The Deck Project

In addition to going to Borders on Saturday (see preceding paragraph), we stopped at Lowe’s, where we ordered decking to replace the front deck boards. We decided on ChoiceDek gray composite decking in 12-foot lengths. I could have had it delivered this afternoon, but I’m glad I demurred until Thursday, given the continuous rain we’ve had since the wee hours of this morning, and which will continue through tomorrow.

Maybe it’s just as well the weather is still cool: I’m definitely not looking forward to unscrewing the old boards, not one teeny-tiny bit. On the other hand, installing the new boards won’t be a lot of fun either. Since we’re getting composite decking, every single screw hole needs to be pre-drilled. Ugh. UGH!

On the plus side of the ledger, Lowe’s extends a ten percent discount to all military members, both active duty and retired, on all purchases. I appreciate that.

4 Conversations about Weekly Wrap-Up: May 10
  1. Tami
    May 10, 2010 | 13:56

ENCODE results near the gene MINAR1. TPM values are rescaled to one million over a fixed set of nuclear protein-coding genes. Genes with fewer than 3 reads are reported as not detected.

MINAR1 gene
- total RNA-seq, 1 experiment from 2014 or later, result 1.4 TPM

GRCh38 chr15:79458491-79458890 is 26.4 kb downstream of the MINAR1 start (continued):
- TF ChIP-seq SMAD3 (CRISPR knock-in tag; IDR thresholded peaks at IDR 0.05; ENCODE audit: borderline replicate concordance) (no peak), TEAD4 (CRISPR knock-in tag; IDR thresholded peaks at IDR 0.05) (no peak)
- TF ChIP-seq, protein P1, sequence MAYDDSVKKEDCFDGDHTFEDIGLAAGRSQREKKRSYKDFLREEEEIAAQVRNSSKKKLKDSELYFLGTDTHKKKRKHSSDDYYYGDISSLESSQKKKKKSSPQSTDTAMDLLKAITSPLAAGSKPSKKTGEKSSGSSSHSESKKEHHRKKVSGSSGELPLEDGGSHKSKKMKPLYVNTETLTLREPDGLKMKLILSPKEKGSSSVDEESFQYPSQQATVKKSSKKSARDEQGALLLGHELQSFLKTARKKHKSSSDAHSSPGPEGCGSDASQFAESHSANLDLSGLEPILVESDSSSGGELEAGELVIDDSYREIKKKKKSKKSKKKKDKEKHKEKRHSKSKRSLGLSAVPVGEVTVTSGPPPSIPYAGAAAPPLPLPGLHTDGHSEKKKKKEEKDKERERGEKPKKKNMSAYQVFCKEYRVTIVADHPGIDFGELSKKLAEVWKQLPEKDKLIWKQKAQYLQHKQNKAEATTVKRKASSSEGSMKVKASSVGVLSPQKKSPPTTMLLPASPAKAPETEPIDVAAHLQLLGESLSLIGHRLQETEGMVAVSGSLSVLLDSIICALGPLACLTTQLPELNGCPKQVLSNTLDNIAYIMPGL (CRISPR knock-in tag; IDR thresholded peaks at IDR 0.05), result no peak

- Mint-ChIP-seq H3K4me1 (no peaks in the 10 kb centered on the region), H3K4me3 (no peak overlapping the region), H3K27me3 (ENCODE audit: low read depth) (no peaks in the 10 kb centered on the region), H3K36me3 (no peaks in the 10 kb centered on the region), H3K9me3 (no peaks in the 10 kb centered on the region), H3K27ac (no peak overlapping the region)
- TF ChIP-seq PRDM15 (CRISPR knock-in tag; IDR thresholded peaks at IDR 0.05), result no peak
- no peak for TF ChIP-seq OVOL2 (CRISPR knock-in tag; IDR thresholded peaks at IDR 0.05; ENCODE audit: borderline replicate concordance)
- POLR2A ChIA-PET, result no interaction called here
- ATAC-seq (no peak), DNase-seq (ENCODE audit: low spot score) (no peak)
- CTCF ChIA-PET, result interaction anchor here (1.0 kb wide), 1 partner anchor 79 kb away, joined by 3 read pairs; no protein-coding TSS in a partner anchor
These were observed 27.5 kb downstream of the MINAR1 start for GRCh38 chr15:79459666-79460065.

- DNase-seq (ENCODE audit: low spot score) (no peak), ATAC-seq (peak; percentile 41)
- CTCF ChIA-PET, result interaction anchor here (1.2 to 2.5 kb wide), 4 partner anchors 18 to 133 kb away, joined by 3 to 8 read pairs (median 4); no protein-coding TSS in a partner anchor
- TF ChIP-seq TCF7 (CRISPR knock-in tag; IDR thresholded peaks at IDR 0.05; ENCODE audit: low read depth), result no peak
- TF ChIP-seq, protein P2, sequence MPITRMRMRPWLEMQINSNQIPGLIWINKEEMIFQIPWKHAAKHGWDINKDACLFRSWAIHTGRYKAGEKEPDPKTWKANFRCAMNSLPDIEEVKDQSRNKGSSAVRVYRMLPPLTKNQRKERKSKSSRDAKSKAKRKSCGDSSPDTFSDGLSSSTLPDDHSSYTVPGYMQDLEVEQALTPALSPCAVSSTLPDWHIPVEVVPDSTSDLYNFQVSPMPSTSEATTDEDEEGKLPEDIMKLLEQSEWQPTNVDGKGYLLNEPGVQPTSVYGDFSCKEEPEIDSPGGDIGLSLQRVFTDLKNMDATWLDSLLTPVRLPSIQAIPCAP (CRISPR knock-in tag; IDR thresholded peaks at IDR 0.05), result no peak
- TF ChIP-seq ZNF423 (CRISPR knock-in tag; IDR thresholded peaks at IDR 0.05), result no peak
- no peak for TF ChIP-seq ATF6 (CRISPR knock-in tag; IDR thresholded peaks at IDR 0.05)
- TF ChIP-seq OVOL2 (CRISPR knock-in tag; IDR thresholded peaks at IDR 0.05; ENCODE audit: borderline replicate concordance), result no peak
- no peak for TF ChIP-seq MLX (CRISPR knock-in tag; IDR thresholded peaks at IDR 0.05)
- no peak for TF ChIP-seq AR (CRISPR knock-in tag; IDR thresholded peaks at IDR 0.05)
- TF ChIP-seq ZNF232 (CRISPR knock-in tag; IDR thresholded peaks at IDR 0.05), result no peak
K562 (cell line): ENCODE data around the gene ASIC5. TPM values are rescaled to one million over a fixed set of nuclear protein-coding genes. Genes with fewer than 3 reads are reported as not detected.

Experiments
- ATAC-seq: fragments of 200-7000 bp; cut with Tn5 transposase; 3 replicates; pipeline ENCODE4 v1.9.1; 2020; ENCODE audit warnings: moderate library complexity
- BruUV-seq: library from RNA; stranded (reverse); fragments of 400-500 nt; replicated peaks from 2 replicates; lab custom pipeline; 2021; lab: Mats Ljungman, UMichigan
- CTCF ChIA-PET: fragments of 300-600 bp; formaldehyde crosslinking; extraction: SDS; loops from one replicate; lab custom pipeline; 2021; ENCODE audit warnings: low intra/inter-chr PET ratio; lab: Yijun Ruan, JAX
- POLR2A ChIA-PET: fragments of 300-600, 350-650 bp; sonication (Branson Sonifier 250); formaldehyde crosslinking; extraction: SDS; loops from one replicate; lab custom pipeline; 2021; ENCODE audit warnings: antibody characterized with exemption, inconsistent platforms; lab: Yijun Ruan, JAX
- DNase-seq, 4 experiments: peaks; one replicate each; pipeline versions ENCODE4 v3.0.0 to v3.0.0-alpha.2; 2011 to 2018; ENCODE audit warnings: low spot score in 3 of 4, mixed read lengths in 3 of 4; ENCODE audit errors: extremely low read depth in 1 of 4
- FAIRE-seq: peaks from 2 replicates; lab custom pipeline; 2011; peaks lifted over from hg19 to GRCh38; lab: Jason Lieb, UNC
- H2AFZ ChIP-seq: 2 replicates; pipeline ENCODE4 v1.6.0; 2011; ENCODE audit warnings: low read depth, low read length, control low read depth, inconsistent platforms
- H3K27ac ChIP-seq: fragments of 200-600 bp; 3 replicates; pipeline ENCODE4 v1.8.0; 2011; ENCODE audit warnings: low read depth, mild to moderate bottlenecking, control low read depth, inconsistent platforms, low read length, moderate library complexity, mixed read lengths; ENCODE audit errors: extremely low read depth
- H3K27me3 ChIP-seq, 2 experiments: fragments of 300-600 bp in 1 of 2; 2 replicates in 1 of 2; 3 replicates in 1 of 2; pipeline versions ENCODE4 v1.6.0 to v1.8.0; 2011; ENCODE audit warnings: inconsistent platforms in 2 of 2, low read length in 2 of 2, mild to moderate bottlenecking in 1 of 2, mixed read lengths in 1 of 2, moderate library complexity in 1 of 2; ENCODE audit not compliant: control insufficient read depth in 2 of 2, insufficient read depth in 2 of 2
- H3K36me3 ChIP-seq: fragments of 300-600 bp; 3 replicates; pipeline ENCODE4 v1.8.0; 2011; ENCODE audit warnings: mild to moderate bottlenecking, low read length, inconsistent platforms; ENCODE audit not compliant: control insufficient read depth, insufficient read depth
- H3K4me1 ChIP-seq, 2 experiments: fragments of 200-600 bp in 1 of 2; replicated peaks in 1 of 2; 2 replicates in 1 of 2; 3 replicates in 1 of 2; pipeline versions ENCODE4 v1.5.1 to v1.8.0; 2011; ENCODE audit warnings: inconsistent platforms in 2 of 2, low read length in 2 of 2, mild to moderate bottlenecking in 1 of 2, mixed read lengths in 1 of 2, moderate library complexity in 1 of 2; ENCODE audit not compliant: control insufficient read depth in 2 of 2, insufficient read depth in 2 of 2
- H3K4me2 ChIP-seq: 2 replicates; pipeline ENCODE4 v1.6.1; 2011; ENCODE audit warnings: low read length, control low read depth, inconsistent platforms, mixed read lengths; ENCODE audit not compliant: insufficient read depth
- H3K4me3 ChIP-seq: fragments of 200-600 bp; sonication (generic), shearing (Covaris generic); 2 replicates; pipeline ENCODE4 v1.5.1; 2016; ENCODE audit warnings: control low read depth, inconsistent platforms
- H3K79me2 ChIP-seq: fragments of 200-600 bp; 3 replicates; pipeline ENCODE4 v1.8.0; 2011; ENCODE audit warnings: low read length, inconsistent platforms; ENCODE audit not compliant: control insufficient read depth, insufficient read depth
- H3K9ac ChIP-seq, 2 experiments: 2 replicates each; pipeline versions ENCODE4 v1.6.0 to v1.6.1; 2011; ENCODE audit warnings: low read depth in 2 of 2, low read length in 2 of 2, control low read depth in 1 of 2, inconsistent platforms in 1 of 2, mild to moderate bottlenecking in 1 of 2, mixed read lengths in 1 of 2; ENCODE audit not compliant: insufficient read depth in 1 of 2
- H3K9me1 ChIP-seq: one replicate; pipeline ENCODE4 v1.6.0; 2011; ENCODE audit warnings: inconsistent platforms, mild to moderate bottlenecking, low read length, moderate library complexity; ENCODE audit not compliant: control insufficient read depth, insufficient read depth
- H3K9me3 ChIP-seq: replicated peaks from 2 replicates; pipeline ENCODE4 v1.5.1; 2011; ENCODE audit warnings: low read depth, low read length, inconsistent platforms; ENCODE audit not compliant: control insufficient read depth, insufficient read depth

Many happy things!

    Congratulations on the blogging and fiction writing goals being met. World-building and planning are so very vital – if you’re working on the book/story, then you should reward yourself just the same as if you’re actively putting words down on a page. Skipping one in order to more quickly dive into the other is a dangerous habit to form.

    I’d be interested to know your thoughts on Dragongirl and The Stepsister Scheme when you read them!

    And…congratulations on…deck…things. ;)
    Tami´s latest blog post is NaNo2010 > Character Roundup My ComLuv Profile

    • Kestrel
      May 10, 2010 | 14:18

         Twitter: If you’ve read Dragonheart, Dragongirl is a continuation of Fiona’s saga. (If you haven’t read Dragonheart, I recommend Dragon’s Kin first; some of the characters from that book reappear in Dragonheart).